Volunteers renovate home for man who lost infant grandson in raging floodwaters

ALEXANDER COUNTY, N.C. — Renovations are underway at a grandfather’s home in Hiddenite after November’s devastating flooding.

Robbie Flowers lost his 1-year-old grandson in the flood, and he spoke with reporter Dave Faherty on Tuesday.

Flowers and his family were at the Hiddenite Family Campground in early November when flash flooding killed five people, including his infant grandson.

He told Channel 9 that he still has nightmares about losing his grandson in the raging floodwaters.

“Every night, I’m still trying to rescue him,” the grandfather said.

More than 15 feet of water swept through the campground that morning.

“We got in the truck and started to leave, and the water was done up over the tires,” Flowers said. “And it picked up my truck and turned it around into the current.”

Robbie and his family tried to escape in his pickup truck, but the flooding lifted the truck off the road.

“It knocked him loose from me, and I couldn’t get to him,” Flowers said. “It was the most unreal thing that I could ever imagine”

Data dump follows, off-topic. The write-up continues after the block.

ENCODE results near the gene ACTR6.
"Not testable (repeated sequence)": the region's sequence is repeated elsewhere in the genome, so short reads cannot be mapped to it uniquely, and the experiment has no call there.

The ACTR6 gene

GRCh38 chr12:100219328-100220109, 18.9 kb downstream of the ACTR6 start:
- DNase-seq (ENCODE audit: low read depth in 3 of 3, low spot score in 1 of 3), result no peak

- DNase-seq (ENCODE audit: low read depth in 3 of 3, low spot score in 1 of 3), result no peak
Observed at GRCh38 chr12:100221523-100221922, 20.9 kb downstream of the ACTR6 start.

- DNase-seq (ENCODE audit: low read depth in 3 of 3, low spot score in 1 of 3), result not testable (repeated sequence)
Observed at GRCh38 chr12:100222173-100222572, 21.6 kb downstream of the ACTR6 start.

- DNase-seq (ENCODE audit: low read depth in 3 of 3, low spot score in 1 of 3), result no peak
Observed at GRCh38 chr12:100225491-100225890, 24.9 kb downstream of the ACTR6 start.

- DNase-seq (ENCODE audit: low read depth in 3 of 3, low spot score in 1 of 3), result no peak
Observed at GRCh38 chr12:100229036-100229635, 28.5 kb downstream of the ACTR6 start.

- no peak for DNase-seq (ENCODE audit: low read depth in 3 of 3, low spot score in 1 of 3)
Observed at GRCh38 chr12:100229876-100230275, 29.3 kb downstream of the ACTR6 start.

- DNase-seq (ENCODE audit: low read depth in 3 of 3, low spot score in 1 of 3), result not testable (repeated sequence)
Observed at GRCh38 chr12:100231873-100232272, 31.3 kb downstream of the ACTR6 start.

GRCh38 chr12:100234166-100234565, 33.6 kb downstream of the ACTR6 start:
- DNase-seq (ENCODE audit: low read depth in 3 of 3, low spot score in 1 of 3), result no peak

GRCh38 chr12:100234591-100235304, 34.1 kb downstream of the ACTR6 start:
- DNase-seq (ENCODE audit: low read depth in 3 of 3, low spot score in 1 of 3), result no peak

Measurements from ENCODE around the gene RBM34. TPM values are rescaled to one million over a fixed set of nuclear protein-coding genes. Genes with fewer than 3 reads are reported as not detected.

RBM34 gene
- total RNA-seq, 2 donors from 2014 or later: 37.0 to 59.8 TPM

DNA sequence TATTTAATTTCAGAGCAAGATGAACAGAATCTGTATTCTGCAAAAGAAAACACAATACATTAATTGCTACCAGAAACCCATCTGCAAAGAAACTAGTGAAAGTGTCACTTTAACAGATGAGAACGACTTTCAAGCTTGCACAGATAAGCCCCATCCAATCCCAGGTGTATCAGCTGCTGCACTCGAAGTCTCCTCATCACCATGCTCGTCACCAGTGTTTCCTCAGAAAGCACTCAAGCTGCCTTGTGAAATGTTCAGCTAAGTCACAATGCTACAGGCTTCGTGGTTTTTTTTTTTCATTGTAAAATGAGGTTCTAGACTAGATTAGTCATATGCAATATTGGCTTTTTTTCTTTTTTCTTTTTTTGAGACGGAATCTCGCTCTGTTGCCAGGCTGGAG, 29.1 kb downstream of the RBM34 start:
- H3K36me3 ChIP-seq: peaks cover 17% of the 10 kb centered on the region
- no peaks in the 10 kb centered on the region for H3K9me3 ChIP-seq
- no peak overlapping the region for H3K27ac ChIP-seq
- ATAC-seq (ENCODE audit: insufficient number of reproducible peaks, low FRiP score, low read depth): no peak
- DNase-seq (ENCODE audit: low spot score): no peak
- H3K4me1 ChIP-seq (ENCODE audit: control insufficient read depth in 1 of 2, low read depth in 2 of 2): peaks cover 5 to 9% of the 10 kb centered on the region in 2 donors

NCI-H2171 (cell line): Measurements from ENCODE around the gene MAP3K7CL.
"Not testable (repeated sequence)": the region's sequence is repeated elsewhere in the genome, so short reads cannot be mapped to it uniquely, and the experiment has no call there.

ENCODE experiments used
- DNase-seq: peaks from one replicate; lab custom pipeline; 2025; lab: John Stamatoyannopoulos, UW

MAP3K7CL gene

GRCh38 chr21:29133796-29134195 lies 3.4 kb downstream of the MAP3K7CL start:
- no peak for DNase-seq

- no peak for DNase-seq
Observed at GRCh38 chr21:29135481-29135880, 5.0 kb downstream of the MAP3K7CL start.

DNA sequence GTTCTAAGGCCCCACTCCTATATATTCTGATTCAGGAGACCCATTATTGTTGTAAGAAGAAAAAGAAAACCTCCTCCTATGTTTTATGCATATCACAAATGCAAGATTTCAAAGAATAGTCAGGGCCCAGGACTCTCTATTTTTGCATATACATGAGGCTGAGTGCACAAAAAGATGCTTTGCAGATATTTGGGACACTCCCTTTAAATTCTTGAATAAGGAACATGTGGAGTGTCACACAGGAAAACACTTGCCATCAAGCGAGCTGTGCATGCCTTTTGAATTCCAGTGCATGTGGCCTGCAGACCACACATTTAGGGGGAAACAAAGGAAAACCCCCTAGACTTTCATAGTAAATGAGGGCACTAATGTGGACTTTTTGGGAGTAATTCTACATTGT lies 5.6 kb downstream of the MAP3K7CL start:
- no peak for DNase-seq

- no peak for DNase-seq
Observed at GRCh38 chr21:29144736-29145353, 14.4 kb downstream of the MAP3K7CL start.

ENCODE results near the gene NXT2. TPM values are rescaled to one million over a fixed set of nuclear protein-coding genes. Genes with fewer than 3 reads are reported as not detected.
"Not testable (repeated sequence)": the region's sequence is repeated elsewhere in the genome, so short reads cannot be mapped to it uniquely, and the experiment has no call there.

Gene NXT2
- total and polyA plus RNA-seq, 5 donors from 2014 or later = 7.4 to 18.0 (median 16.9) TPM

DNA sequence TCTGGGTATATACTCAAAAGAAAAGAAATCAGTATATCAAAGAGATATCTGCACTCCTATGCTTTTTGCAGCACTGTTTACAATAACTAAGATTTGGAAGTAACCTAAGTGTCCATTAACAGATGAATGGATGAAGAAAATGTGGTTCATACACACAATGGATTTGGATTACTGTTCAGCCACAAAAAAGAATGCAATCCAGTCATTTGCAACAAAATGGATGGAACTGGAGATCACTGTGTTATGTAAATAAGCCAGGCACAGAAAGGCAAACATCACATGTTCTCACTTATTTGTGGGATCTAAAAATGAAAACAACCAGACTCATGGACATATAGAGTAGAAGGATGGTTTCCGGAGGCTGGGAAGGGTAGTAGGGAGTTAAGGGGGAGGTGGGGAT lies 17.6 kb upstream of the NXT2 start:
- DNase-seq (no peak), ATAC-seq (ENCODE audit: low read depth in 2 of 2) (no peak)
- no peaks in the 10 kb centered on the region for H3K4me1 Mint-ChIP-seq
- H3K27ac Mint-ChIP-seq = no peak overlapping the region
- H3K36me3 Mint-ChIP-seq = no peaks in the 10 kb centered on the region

Flowers said he is very thankful for the help that he has received from people he doesn’t even know.

“It’s like God has put his hands on us and told us, ‘We are going to be taken care of,’” Flowers said.

Channel 9 was with volunteers from the group God’s Pit Crew on Tuesday morning. They are renovating a home for Flowers.

The relief agency from Virginia heard what happened to Flowers and offered to help fix up a home in Catawba County for him. We were there Tuesday as the group worked on electrical issues, put sheet rock up and even added molding in some of the rooms.

Several of the volunteers told Channel 9 they were deeply touched by Flowers’ story and wanted to help.

“When you been through something that devastating -- he actually lost a grandchild in that flooding -- if you can do just anything to help their life, it makes a huge difference,” said Warren Johnson.

The volunteers are from all over the Southeast.

“It’s a tremendous satisfaction,” volunteer Jay Setliff said.

Flowers will be allowed into the home once their work is finished.